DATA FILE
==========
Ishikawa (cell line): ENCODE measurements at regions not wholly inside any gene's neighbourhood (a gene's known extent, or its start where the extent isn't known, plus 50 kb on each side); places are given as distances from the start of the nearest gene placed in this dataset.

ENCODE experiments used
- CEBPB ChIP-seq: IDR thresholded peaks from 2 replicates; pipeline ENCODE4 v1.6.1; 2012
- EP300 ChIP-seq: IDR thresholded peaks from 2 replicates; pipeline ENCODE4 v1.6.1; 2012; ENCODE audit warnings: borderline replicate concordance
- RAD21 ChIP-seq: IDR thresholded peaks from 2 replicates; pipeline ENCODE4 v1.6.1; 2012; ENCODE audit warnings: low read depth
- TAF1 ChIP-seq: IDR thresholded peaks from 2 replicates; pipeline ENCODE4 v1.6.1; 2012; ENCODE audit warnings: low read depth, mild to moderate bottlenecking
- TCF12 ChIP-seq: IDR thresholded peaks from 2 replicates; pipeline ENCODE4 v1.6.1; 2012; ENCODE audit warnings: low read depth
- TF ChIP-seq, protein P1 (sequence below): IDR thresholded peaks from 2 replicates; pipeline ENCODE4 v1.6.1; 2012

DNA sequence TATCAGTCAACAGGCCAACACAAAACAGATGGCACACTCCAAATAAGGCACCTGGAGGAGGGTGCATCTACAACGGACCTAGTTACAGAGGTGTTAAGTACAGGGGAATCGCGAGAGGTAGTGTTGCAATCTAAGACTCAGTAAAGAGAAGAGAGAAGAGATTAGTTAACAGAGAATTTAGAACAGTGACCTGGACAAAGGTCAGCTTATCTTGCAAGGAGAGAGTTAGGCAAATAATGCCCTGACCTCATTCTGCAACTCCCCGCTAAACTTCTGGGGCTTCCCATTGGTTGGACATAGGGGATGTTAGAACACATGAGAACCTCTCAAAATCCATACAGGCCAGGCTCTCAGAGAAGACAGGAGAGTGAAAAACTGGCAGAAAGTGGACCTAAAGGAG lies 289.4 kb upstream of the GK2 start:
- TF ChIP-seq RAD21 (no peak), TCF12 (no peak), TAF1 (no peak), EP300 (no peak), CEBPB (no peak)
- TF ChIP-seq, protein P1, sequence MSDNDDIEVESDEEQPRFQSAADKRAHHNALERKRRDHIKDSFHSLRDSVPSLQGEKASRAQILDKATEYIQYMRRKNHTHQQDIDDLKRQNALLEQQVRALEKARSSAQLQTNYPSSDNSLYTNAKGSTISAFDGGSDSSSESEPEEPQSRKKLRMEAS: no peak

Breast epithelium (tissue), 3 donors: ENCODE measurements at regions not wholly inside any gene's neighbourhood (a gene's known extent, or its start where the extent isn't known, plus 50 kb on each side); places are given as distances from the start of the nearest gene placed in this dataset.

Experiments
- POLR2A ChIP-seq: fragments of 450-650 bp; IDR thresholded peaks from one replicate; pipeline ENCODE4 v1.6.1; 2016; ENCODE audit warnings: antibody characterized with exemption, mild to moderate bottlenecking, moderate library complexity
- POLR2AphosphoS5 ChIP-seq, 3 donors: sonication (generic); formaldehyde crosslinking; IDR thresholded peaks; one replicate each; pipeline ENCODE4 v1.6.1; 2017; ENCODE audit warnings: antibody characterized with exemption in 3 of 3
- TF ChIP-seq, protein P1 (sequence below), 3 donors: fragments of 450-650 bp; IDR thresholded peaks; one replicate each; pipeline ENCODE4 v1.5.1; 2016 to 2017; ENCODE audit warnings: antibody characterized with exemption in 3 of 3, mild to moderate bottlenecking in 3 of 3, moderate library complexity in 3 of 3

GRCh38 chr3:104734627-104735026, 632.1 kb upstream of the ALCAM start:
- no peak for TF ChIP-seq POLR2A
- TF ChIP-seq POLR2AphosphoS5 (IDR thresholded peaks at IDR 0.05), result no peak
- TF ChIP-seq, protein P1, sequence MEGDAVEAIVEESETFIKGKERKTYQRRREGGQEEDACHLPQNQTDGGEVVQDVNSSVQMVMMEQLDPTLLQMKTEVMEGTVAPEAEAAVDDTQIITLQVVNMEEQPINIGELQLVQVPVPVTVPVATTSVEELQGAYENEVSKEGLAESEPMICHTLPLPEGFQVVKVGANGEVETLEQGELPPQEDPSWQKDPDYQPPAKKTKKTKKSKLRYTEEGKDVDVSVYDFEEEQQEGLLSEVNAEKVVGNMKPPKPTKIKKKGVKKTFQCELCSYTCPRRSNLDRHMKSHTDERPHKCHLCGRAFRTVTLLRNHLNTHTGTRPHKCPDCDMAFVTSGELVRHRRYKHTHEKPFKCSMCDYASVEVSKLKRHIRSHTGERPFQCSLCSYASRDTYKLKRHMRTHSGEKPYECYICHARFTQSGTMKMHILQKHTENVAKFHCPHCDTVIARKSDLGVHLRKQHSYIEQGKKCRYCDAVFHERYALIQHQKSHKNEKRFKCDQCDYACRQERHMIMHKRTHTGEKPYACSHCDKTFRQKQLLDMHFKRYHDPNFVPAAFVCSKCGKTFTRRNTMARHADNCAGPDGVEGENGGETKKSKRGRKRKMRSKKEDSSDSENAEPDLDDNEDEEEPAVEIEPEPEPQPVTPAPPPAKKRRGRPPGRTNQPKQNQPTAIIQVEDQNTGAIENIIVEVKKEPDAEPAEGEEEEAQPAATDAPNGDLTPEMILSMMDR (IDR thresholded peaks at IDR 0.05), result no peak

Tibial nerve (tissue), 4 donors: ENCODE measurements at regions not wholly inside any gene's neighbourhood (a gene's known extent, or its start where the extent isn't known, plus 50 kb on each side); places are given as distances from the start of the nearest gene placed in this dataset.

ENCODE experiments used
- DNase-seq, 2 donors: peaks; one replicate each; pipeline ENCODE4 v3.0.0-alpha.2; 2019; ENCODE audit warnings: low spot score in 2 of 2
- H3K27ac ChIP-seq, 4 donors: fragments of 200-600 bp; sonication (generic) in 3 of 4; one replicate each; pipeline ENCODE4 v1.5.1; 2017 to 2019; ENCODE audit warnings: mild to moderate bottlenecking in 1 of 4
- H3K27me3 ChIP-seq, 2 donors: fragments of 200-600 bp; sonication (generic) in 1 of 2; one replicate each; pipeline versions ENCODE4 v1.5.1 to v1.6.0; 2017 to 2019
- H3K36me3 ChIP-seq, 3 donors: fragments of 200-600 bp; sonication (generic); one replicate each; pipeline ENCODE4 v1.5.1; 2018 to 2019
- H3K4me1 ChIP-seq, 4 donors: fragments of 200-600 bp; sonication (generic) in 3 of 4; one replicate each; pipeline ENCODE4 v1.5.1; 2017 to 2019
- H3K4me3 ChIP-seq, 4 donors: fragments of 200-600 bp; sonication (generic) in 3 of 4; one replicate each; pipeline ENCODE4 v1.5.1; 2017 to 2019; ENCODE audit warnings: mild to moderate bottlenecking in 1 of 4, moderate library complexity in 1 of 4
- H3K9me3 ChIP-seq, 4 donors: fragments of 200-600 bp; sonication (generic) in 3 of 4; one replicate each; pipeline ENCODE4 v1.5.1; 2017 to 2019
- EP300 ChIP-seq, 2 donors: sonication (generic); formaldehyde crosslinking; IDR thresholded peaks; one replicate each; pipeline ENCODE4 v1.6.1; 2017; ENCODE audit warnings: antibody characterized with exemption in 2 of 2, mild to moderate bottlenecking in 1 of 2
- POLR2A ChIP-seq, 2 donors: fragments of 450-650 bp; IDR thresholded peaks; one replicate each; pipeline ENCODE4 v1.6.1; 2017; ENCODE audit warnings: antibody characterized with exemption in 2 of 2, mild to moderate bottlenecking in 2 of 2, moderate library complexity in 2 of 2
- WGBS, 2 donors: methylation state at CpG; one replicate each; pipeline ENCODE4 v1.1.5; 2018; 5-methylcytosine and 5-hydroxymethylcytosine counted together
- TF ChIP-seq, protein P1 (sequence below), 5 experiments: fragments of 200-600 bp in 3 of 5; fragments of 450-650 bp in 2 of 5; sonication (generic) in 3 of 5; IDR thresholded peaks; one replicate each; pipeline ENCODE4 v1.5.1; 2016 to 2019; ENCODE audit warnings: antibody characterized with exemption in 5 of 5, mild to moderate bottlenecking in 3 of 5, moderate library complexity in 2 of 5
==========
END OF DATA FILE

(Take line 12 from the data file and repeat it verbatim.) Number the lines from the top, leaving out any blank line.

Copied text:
Breast epithelium (tissue), 3 donors: ENCODE measurements at regions not wholly inside any gene's neighbourhood (a gene's known extent, or its start where the extent isn't known, plus 50 kb on each side); places are given as distances from the start of the nearest gene placed in this dataset.